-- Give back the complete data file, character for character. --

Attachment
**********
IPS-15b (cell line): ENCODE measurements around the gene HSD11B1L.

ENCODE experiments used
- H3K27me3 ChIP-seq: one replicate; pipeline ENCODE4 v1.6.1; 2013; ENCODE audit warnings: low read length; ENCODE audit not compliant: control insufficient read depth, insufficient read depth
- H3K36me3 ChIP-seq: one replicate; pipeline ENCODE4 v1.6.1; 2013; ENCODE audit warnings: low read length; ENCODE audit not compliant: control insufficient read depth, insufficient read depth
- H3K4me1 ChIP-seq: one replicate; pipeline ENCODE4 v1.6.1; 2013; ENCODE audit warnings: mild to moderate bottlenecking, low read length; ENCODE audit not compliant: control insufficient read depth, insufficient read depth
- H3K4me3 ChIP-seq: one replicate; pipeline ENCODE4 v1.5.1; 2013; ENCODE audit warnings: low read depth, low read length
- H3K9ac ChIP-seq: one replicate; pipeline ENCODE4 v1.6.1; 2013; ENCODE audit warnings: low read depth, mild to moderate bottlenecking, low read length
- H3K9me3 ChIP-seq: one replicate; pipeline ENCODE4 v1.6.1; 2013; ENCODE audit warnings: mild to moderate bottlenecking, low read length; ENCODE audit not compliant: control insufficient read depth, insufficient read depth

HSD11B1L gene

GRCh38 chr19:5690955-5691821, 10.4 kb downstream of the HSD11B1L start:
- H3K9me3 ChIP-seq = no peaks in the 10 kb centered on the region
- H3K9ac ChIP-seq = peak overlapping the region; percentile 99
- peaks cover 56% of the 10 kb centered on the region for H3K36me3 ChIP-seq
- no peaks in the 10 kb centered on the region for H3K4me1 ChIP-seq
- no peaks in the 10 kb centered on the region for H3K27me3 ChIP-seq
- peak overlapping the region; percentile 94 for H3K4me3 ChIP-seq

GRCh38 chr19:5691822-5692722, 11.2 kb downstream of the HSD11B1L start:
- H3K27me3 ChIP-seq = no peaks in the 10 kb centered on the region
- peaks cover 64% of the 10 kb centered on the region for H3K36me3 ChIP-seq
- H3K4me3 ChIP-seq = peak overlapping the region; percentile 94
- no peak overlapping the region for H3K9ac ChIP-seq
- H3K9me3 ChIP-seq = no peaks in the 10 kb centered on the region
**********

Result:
IPS-15b (cell line): ENCODE measurements around the gene HSD11B1L.

ENCODE experiments used
- H3K27me3 ChIP-seq: one replicate; pipeline ENCODE4 v1.6.1; 2013; ENCODE audit warnings: low read length; ENCODE audit not compliant: control insufficient read depth, insufficient read depth
- H3K36me3 ChIP-seq: one replicate; pipeline ENCODE4 v1.6.1; 2013; ENCODE audit warnings: low read length; ENCODE audit not compliant: control insufficient read depth, insufficient read depth
- H3K4me1 ChIP-seq: one replicate; pipeline ENCODE4 v1.6.1; 2013; ENCODE audit warnings: mild to moderate bottlenecking, low read length; ENCODE audit not compliant: control insufficient read depth, insufficient read depth
- H3K4me3 ChIP-seq: one replicate; pipeline ENCODE4 v1.5.1; 2013; ENCODE audit warnings: low read depth, low read length
- H3K9ac ChIP-seq: one replicate; pipeline ENCODE4 v1.6.1; 2013; ENCODE audit warnings: low read depth, mild to moderate bottlenecking, low read length
- H3K9me3 ChIP-seq: one replicate; pipeline ENCODE4 v1.6.1; 2013; ENCODE audit warnings: mild to moderate bottlenecking, low read length; ENCODE audit not compliant: control insufficient read depth, insufficient read depth

HSD11B1L gene

GRCh38 chr19:5690955-5691821, 10.4 kb downstream of the HSD11B1L start:
- H3K9me3 ChIP-seq = no peaks in the 10 kb centered on the region
- H3K9ac ChIP-seq = peak overlapping the region; percentile 99
- peaks cover 56% of the 10 kb centered on the region for H3K36me3 ChIP-seq
- no peaks in the 10 kb centered on the region for H3K4me1 ChIP-seq
- no peaks in the 10 kb centered on the region for H3K27me3 ChIP-seq
- peak overlapping the region; percentile 94 for H3K4me3 ChIP-seq

GRCh38 chr19:5691822-5692722, 11.2 kb downstream of the HSD11B1L start:
- H3K27me3 ChIP-seq = no peaks in the 10 kb centered on the region
- peaks cover 64% of the 10 kb centered on the region for H3K36me3 ChIP-seq
- H3K4me3 ChIP-seq = peak overlapping the region; percentile 94
- no peak overlapping the region for H3K9ac ChIP-seq
- H3K9me3 ChIP-seq = no peaks in the 10 kb centered on the region